There were three interesting data points on media double standards in the last two weeks. First, there was the trial of Nkosi -Thandiwe, who shot three women in Georgia. “I was trying to spread the message of making white people mend [their ways for colonialism],” he told the court. He further said that he developed his racialist, -anticolonial beliefs while studying anthropology at the University of West Georgia.
Second, Floyd Corkins II pleaded guilty in federal court to three felonies relating to his shooting of a security guard at the Family Research Center in Washington, D.C. Corkins told the court that he got FRC’s address from a map of “hate groups” on the Southern Poverty Law Center’s (SPLC) website and that he planned to kill “as many people as possible” and “smother Chick-fil-A sandwiches in their faces” as a statement about the two organizations’ opposition to gay marriage.
Third, a former LAPD cop killed three people last week, leaving behind a lengthy manifesto supporting gun control efforts, as well as heaping praise on the Obamas, Joe Biden, Hillary Clinton, and a host of liberal and mainstream media figures, with special attention paid to CNN’s obnoxious Piers Morgan.
There’s a saying in journalism that three is a trend, and yet The Scrapbook has not seen any media handwringing over how left-wing ideology incites violence. And to be honest, there’s no solid reason to connect the political beliefs of these three disturbed individuals to their crimes, except to note that we’d be drowning in televised indignation had these three killers displayed even a hint of right-of-center views.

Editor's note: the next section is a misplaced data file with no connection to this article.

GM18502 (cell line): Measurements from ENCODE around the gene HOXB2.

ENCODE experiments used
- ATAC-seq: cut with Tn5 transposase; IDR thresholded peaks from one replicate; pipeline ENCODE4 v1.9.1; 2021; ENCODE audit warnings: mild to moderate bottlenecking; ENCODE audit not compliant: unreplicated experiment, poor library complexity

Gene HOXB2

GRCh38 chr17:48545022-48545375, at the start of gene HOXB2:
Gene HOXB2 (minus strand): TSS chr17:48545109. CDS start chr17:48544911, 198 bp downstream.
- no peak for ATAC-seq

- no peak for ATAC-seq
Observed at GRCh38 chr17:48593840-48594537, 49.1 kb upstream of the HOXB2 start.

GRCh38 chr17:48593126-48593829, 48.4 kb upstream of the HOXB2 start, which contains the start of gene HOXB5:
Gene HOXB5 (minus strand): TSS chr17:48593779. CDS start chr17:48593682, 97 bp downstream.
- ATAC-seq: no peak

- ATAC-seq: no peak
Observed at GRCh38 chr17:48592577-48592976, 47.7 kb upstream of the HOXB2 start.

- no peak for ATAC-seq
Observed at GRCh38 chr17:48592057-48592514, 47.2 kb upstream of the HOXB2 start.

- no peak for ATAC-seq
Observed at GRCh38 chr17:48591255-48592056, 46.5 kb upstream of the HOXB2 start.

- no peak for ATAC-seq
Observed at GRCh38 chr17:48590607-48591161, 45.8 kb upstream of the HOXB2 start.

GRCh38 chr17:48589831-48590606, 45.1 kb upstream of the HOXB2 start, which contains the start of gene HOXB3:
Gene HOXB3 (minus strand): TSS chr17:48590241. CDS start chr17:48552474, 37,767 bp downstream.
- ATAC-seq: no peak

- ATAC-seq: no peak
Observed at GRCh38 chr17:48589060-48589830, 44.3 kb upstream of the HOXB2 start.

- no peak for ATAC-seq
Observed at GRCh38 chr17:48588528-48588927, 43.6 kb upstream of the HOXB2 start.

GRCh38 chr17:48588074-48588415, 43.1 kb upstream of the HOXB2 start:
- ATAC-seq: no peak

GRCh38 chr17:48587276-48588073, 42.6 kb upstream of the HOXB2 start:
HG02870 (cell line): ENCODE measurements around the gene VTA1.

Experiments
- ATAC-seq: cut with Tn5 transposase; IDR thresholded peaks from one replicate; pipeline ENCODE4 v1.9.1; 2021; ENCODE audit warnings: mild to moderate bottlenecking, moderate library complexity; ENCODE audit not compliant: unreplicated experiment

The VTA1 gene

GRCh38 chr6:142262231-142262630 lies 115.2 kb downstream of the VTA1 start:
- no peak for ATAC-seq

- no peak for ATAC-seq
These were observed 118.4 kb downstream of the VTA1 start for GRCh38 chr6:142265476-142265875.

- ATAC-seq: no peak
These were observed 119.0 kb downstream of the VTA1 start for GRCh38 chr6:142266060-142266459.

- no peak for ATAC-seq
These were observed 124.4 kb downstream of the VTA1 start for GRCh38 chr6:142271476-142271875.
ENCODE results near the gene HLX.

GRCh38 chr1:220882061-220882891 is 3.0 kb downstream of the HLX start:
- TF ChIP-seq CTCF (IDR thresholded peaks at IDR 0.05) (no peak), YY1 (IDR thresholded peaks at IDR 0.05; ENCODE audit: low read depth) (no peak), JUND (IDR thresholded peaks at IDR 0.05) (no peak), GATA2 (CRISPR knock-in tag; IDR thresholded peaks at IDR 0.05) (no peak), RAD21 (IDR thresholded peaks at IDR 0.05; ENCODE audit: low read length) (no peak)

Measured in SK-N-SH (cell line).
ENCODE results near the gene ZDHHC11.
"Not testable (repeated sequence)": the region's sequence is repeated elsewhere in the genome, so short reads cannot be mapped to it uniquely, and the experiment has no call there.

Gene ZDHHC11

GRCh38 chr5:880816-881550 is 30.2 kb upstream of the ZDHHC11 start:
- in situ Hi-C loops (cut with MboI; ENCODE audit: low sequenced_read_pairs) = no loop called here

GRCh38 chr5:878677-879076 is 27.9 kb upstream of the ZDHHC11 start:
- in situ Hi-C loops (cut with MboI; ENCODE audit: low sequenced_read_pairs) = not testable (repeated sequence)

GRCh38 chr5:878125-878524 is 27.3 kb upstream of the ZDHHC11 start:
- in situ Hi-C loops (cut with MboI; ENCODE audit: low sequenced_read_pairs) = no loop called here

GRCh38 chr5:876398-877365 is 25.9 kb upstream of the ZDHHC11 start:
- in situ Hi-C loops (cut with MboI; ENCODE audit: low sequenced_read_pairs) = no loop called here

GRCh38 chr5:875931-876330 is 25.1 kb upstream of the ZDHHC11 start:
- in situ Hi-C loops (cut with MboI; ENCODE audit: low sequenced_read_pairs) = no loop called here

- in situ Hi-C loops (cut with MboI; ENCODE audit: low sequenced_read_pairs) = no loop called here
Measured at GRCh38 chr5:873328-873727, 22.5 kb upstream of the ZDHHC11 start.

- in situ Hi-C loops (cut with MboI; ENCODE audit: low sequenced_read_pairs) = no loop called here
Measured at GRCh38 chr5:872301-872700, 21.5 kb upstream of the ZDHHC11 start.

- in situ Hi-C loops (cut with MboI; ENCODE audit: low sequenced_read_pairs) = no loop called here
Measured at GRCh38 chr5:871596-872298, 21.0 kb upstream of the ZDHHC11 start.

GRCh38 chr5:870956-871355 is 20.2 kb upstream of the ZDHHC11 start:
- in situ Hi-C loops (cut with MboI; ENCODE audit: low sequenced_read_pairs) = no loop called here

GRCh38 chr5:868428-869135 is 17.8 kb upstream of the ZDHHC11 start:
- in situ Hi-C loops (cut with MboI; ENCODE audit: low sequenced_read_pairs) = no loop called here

Recall that following the shooting of Rep. Gabby Giffords, the media rushed to blame Sarah Palin for her rhetoric because she had once produced a map of Democratic congressional seats that were being “targeted.” Not only that, the SPLC itself rushed in front of every camera it could find to say that Giffords’s shooter, Jared Lee Loughner, was obviously a right-wing fanatic—never mind that his incomprehensible writings invoked Marx and lucid dreaming more than any discernible right-wing sentiment. (There was zero evidence that Loughner had even seen, much less been inspired by, Palin’s map.)
In the case of Corkins, he actually told the court that he selected his target from the SPLC’s “hate” map. It’s a stretch to say the SPLC can be blamed for the killings. However, it’s not a stretch to say that the SPLC is deeply irresponsible in calling a mainstream organization such as the Family Research Council a “hate group” alongside the Westboro Baptist Church and Aryan Nation.
In the meantime, the media remain committed to the notion that only conservative rhetoric drives political violence. Columnist Michelle Malkin recently compiled an appalling eight examples since 2009, in which politicians and media personalities rushed to blame the Tea Party or conservative talk radio for violent acts despite a total absence of evidence. Notable examples include New York mayor Michael Bloomberg’s irresponsible Tea Party speculation about the foiled 2010 Times Square bomb plot that turned out to be Islamic terrorism, and two different cases in which Democratic political offices were bombed and the culprits turned out to be disgruntled progressive activists.
The Scrapbook is tempted to say that we are mad as hell about this double standard and not going to take it any more. But we wouldn’t want our decidedly hypocritical and daft media colleagues to read too much into it.